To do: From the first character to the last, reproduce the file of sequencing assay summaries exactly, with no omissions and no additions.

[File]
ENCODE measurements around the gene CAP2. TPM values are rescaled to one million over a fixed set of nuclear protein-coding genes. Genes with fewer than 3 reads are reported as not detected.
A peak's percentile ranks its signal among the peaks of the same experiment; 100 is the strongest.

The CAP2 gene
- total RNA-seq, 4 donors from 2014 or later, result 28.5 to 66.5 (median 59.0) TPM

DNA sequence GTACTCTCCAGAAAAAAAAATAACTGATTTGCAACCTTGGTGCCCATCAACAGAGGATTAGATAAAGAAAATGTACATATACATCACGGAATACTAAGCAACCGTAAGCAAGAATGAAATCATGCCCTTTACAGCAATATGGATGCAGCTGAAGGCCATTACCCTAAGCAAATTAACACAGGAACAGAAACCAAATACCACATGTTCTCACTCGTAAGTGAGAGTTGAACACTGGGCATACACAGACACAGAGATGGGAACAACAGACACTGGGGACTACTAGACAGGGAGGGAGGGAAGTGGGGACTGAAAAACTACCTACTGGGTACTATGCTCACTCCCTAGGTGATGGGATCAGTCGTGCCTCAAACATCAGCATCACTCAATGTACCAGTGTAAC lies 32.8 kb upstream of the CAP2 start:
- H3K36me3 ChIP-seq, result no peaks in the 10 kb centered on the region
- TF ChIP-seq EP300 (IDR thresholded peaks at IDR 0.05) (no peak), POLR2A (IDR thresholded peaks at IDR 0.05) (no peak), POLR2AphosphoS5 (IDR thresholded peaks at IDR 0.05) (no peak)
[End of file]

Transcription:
ENCODE measurements around the gene CAP2. TPM values are rescaled to one million over a fixed set of nuclear protein-coding genes. Genes with fewer than 3 reads are reported as not detected.
A peak's percentile ranks its signal among the peaks of the same experiment; 100 is the strongest.

The CAP2 gene
- total RNA-seq, 4 donors from 2014 or later, result 28.5 to 66.5 (median 59.0) TPM

DNA sequence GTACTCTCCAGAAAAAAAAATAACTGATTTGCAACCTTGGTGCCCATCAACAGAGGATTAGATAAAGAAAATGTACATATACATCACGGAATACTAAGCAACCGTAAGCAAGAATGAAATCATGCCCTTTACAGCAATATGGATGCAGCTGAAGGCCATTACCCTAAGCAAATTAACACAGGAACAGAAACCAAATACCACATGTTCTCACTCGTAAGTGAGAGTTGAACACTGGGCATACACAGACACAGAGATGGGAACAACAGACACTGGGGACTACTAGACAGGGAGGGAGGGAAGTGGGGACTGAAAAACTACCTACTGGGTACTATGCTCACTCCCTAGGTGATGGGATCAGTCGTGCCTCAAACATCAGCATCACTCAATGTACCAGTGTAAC lies 32.8 kb upstream of the CAP2 start:
- H3K36me3 ChIP-seq, result no peaks in the 10 kb centered on the region
- TF ChIP-seq EP300 (IDR thresholded peaks at IDR 0.05) (no peak), POLR2A (IDR thresholded peaks at IDR 0.05) (no peak), POLR2AphosphoS5 (IDR thresholded peaks at IDR 0.05) (no peak)